*note that Car2Go in Toronto does not offer floating parking on street but all trips must be ended in authorized parking garages - more than 300 within the Home area. station-based.  And in San Diego, and Amsterdam, even though the Car2Go fleet is 100% electric the vehicles do not have to be returned to charging stations, but the provides users as incentive if they do.

Monday, April 06, 2015

Is Car2Go Black the next chapter of carsharing?

(This was originally published in February 2014, but I've extensively updated it.)

From about day 2 after the initial launch in of Car2Go in Ulm, Germany people have been wondering if/when/whether Daimler would ever to include one of their larger vehicles in the car2go fleet?  Well, they did in February 2014 — Car2Go Black — in Berlin and Hamburg with 100 Mercedes B-Class vehicles.  Now it's got locations in 8 cities in Germany.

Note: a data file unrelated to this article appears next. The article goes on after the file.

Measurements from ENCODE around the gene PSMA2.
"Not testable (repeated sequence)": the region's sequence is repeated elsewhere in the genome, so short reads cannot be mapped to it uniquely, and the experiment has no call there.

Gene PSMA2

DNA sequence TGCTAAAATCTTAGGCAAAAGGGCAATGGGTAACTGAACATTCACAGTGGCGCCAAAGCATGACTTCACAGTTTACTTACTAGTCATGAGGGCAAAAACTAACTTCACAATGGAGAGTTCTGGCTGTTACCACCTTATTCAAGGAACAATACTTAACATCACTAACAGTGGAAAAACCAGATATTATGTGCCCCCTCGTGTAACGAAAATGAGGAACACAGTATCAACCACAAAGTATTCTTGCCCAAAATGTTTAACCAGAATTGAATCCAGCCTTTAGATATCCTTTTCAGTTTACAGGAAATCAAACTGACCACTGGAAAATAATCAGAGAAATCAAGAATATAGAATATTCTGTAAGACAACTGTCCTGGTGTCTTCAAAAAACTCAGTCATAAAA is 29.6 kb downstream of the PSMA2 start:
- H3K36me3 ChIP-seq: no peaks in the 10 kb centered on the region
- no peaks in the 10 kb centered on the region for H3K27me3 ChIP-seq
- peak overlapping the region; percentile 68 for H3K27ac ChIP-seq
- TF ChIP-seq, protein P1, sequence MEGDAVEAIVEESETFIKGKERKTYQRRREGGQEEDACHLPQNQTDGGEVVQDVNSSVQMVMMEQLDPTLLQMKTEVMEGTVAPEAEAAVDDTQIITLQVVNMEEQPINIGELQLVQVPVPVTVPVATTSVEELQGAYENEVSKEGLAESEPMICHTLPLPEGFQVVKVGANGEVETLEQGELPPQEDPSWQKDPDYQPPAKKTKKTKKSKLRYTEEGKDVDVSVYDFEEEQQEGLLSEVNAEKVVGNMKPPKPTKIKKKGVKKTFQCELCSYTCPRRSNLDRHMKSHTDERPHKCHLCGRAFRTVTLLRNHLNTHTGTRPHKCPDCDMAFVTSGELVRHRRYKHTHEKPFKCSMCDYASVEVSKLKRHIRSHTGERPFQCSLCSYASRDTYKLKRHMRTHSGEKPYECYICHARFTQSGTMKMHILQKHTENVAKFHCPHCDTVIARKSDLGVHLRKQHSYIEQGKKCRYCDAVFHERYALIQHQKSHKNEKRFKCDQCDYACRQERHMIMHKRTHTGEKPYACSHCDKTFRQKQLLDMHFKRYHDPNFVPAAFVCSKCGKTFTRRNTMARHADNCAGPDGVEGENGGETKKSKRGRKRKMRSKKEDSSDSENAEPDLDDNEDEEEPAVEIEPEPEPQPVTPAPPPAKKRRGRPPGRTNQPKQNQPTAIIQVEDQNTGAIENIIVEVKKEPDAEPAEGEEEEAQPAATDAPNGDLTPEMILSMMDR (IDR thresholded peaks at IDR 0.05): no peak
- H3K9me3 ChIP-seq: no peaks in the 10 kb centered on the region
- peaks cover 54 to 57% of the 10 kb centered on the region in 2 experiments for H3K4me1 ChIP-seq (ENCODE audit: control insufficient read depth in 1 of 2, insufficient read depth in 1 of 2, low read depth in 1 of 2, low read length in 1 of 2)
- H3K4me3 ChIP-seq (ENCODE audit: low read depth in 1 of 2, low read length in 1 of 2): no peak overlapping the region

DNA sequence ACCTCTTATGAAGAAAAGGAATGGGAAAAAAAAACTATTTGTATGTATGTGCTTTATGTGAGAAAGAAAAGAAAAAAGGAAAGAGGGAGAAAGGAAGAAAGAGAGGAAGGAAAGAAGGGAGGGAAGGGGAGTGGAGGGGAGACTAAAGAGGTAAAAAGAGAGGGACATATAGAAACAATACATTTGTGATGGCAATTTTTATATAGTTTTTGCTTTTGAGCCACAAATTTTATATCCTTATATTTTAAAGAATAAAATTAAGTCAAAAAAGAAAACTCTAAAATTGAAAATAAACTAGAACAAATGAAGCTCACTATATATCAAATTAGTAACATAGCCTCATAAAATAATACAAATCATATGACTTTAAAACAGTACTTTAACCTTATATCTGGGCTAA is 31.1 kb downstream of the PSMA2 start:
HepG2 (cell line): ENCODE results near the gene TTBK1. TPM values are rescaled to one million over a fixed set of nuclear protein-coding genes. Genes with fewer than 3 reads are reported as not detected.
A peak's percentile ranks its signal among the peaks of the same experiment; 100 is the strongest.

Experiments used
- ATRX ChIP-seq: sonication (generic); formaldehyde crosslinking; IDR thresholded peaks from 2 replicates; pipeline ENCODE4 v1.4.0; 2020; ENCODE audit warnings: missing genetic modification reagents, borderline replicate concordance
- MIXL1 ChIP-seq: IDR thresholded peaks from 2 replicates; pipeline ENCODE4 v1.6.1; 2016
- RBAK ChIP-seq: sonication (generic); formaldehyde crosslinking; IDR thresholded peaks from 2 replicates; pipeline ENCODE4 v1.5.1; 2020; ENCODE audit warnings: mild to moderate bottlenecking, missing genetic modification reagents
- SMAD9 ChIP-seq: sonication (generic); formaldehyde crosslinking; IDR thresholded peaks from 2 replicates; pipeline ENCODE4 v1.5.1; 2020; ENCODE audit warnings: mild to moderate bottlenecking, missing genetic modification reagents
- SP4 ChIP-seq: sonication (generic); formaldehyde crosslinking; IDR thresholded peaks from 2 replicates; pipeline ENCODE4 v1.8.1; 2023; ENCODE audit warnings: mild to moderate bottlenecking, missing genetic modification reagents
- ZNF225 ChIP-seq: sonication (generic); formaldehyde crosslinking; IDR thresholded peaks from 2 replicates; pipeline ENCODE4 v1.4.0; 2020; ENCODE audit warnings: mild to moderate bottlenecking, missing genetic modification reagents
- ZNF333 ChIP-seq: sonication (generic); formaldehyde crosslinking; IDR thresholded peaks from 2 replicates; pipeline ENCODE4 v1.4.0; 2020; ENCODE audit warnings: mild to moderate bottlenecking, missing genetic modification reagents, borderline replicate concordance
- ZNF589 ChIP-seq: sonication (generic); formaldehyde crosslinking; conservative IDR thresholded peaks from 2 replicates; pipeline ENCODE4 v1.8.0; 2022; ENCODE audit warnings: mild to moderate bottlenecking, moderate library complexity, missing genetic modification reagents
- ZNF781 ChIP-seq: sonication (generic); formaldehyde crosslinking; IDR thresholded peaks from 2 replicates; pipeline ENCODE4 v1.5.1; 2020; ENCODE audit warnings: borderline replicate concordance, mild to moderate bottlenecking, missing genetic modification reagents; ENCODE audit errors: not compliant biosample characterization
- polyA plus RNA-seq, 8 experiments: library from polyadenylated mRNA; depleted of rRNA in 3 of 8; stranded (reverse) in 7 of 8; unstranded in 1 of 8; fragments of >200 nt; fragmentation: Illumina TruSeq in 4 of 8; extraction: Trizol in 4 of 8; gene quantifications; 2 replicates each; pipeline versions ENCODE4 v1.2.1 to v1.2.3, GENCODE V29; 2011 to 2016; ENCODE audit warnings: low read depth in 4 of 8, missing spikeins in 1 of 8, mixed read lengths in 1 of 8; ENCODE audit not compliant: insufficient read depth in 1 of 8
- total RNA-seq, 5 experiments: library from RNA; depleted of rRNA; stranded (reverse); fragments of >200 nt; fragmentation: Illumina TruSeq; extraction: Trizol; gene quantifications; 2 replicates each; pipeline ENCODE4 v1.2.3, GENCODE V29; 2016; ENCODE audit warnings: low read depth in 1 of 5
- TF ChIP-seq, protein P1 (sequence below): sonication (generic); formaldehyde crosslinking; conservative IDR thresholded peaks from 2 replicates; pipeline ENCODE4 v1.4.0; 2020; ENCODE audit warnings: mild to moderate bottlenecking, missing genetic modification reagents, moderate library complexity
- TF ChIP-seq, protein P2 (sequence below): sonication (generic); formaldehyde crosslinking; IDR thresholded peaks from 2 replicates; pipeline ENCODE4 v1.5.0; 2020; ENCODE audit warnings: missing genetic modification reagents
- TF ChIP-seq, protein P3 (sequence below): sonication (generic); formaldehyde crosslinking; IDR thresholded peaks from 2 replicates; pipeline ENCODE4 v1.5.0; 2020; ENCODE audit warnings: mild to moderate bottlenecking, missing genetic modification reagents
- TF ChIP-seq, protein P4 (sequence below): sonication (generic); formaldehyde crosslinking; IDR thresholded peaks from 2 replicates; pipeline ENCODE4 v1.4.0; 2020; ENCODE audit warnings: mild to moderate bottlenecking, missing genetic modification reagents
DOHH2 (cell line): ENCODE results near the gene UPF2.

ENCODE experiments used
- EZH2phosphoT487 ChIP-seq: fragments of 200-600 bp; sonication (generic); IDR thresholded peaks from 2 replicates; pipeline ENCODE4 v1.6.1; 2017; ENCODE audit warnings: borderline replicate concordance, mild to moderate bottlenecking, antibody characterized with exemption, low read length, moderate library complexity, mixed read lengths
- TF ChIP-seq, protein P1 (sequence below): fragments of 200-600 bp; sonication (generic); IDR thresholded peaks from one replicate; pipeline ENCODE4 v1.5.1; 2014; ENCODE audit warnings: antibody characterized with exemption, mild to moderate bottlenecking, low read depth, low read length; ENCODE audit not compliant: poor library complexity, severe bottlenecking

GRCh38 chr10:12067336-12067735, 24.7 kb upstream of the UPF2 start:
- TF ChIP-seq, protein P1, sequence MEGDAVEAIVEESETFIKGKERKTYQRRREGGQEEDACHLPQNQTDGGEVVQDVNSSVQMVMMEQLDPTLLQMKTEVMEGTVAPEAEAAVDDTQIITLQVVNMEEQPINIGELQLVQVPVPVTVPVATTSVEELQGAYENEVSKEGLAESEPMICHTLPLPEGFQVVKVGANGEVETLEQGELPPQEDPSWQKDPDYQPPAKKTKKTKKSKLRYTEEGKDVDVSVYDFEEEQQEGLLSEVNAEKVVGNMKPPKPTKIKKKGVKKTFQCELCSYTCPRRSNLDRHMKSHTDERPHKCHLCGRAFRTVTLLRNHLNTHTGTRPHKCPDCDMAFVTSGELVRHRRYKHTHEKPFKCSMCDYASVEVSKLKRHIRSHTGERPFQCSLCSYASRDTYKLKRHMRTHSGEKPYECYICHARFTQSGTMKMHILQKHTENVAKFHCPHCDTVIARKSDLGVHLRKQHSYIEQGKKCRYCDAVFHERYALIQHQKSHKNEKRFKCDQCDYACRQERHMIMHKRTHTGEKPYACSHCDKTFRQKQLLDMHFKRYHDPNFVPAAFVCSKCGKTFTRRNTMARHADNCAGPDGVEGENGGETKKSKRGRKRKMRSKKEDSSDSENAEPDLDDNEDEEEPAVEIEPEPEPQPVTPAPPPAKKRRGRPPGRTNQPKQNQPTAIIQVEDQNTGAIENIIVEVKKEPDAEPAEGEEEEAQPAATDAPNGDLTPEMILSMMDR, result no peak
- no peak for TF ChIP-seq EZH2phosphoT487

(The Men In Black juxtaposition is mine, not Daimler's.)

it appears they're doing it with the same flair and originality that marked the first Car2Go.  They could have easily and simply seeded a city fleet with 20-30 B-class sedans and let them float around the city and called it good, but they didn't.

Instead, it appears they've given a lot of thought about how to provide a flexible, convenient service.  They decided to place these "black" vehicles in several strategic locations around a city and let the customers come to them (I'm sure they're hoping it will be in a Car2Go Smart).  Black vehicles can be unlocked via RFID card of smartphone app.  The key is in the glove box, not on the dashboard as in the Smart cars.